Resorts imitate the snowmaking process by pumping water from a pond through a series of pipes and air compressors. When the pipes containing water and air converge, a more spherical, more durable snow exits the pipes and is sprayed all over the mountain. With heavy machinery, ski resort staff will push that snow across the rest of the mountain. That creates a varied terrain, which after 24 hours, can be groomed. All of this typically happens overnight, unbeknown to the average skier or snowboarder unless they happen to ride by a snowmaking gun on the mountain during operational hours.
That technology has come a long way since 1952. The NSAA makes it a point on its website to say that snowmaking is not a climate solution, but rather an adaptation to make snow at more marginal temperatures with fewer resources. And at Beech, a new snowmaking system called Latitude 90 allows for the snowmaking in marginal temperatures. In turn, that allows the mountains to open earlier, and provides a quicker rebound from unseasonably warm pockets of weather that have become more frequent in recent years.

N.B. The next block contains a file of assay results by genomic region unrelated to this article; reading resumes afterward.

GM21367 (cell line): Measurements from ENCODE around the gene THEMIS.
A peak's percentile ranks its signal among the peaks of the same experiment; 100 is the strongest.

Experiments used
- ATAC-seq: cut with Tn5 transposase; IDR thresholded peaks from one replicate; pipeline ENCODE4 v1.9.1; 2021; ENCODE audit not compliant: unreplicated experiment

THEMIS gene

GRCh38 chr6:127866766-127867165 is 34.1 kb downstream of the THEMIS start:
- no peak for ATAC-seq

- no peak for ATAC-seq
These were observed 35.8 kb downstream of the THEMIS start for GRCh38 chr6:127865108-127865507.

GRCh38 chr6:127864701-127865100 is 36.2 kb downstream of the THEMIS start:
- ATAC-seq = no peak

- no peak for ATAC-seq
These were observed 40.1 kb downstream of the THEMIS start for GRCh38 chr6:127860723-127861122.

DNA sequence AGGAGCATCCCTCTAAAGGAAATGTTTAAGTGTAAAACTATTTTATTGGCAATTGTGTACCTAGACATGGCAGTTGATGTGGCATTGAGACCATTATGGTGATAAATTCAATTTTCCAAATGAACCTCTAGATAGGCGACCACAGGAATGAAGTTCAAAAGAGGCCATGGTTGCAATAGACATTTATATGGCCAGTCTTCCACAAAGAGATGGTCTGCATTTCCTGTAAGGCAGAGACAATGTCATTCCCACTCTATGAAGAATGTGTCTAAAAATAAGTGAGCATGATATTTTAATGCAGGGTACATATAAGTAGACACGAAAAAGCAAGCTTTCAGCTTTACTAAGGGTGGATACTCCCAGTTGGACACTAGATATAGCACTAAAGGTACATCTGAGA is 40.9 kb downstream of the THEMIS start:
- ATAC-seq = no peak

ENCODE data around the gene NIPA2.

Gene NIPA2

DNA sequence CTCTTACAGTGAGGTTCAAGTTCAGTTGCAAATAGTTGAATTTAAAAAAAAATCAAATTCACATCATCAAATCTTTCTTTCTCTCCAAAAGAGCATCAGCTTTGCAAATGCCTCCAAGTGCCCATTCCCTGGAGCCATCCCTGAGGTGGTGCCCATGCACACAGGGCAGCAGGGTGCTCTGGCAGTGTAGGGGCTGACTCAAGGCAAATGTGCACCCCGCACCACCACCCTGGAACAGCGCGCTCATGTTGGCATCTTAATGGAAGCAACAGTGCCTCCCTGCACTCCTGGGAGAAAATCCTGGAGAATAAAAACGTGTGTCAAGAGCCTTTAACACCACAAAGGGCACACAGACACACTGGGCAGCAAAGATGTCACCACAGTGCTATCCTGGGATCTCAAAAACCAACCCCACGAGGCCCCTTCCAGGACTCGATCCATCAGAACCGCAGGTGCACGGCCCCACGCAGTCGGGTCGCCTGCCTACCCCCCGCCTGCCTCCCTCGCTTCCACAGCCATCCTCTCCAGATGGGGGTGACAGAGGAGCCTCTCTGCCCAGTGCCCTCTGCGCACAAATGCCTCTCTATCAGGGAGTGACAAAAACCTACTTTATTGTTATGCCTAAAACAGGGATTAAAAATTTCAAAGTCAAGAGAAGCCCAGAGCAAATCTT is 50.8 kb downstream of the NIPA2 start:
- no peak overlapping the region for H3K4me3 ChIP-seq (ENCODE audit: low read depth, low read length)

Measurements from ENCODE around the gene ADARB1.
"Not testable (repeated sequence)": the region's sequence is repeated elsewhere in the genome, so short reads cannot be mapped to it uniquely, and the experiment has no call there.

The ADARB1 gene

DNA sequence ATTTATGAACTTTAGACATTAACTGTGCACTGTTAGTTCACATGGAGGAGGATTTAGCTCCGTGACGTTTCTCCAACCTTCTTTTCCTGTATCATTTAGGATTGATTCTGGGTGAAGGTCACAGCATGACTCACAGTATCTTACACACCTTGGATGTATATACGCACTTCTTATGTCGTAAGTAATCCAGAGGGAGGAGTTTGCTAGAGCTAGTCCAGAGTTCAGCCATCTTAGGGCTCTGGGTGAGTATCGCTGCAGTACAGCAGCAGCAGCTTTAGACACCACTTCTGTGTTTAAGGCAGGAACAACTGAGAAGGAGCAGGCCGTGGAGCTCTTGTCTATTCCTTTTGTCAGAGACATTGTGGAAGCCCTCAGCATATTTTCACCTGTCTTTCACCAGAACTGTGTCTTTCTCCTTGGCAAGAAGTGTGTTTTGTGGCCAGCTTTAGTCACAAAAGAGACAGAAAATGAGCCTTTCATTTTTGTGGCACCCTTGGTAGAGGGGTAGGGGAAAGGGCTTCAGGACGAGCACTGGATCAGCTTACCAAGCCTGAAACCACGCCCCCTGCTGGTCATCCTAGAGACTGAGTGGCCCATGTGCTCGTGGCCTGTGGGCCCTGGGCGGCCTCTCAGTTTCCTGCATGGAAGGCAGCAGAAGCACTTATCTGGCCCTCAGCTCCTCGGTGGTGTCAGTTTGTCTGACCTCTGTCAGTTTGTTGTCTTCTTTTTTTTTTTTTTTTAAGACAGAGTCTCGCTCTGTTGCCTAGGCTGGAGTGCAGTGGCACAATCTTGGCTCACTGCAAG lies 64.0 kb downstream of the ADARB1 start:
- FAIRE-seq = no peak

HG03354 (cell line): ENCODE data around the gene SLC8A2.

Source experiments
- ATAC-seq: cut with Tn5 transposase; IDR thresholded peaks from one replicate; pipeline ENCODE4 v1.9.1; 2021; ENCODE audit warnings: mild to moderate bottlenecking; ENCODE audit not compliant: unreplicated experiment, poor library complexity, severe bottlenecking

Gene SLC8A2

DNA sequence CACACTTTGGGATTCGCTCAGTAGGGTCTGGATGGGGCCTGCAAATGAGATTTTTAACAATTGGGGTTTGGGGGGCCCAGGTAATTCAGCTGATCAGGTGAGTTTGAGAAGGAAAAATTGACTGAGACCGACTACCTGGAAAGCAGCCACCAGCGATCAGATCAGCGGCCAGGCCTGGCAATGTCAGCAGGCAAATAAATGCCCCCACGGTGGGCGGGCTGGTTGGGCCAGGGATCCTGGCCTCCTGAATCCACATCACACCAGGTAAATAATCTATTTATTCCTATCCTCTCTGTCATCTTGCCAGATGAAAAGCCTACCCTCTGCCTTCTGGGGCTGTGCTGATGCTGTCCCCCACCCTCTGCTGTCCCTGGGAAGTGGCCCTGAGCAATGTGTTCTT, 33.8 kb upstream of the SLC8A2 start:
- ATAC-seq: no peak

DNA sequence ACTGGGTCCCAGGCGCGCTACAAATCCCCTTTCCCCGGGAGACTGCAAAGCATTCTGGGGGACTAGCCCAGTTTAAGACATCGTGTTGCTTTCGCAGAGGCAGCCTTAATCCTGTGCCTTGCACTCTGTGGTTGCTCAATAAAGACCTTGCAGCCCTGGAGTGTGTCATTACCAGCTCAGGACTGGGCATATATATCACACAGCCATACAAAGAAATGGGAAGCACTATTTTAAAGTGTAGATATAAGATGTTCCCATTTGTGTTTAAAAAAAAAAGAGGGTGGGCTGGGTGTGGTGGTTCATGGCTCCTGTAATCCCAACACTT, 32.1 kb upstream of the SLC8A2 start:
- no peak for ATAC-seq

“Sugar Mountain opened up a little bit before us actually, and it gets everybody excited,” Freeman said. “We opened up tubing first in the area and people, as soon as they see the first snowflake or first snowmaking effort... I mean, the phones start blowing up and people just are excited about coming. It's great.”
That comes at a cost, though. A high cost, though Freeman wasn’t able to put a dollar amount to the resort’s snowmaking operations. In a 2013 story from ESPN ahead of its winter X Games, it was reported that ski areas spend anywhere from $500,000 to over $3.5 million per season to make snow. In a more recent report, EMS Environmental said that its clients spend between $70 to $2,100 per acre-foot including electric, pressurized water delivery and compressed air delivery to each snow gun. That doesn’t even count for the cost of each snowmaking gun — between $5,000 and $38,000. And since North Carolina isn’t exactly known for epic powder days, the industry is dependent upon this technology for success.
“For as fancy and high end as it can look," Hansman says, "and for as much money as some of these big companies are bringing in for their shareholders — [skiing is] an economy that opens on or operates on pretty thin margins."